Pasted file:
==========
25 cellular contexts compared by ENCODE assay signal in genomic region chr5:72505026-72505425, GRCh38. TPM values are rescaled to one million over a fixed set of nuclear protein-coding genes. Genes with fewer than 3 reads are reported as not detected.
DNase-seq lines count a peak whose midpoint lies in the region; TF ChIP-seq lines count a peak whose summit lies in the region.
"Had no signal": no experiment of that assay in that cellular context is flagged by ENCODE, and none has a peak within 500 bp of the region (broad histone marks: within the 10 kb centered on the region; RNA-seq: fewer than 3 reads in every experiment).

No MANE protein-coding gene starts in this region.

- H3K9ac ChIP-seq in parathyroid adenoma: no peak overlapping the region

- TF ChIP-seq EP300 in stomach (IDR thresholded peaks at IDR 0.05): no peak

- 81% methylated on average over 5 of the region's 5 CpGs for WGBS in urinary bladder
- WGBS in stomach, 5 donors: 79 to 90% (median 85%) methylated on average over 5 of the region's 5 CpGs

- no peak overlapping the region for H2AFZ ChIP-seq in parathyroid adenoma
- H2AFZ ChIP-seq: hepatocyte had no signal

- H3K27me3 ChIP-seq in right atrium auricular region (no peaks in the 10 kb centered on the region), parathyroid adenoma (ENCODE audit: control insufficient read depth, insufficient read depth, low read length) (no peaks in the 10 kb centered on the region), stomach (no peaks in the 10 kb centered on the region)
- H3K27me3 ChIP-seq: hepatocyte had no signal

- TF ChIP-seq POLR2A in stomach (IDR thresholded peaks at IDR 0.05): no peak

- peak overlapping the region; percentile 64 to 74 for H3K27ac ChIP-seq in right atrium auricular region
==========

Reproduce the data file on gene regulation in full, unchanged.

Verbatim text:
25 cellular contexts compared by ENCODE assay signal in genomic region chr5:72505026-72505425, GRCh38. TPM values are rescaled to one million over a fixed set of nuclear protein-coding genes. Genes with fewer than 3 reads are reported as not detected.
DNase-seq lines count a peak whose midpoint lies in the region; TF ChIP-seq lines count a peak whose summit lies in the region.
"Had no signal": no experiment of that assay in that cellular context is flagged by ENCODE, and none has a peak within 500 bp of the region (broad histone marks: within the 10 kb centered on the region; RNA-seq: fewer than 3 reads in every experiment).

No MANE protein-coding gene starts in this region.

- H3K9ac ChIP-seq in parathyroid adenoma: no peak overlapping the region

- TF ChIP-seq EP300 in stomach (IDR thresholded peaks at IDR 0.05): no peak

- 81% methylated on average over 5 of the region's 5 CpGs for WGBS in urinary bladder
- WGBS in stomach, 5 donors: 79 to 90% (median 85%) methylated on average over 5 of the region's 5 CpGs

- no peak overlapping the region for H2AFZ ChIP-seq in parathyroid adenoma
- H2AFZ ChIP-seq: hepatocyte had no signal

- H3K27me3 ChIP-seq in right atrium auricular region (no peaks in the 10 kb centered on the region), parathyroid adenoma (ENCODE audit: control insufficient read depth, insufficient read depth, low read length) (no peaks in the 10 kb centered on the region), stomach (no peaks in the 10 kb centered on the region)
- H3K27me3 ChIP-seq: hepatocyte had no signal

- TF ChIP-seq POLR2A in stomach (IDR thresholded peaks at IDR 0.05): no peak

- peak overlapping the region; percentile 64 to 74 for H3K27ac ChIP-seq in right atrium auricular region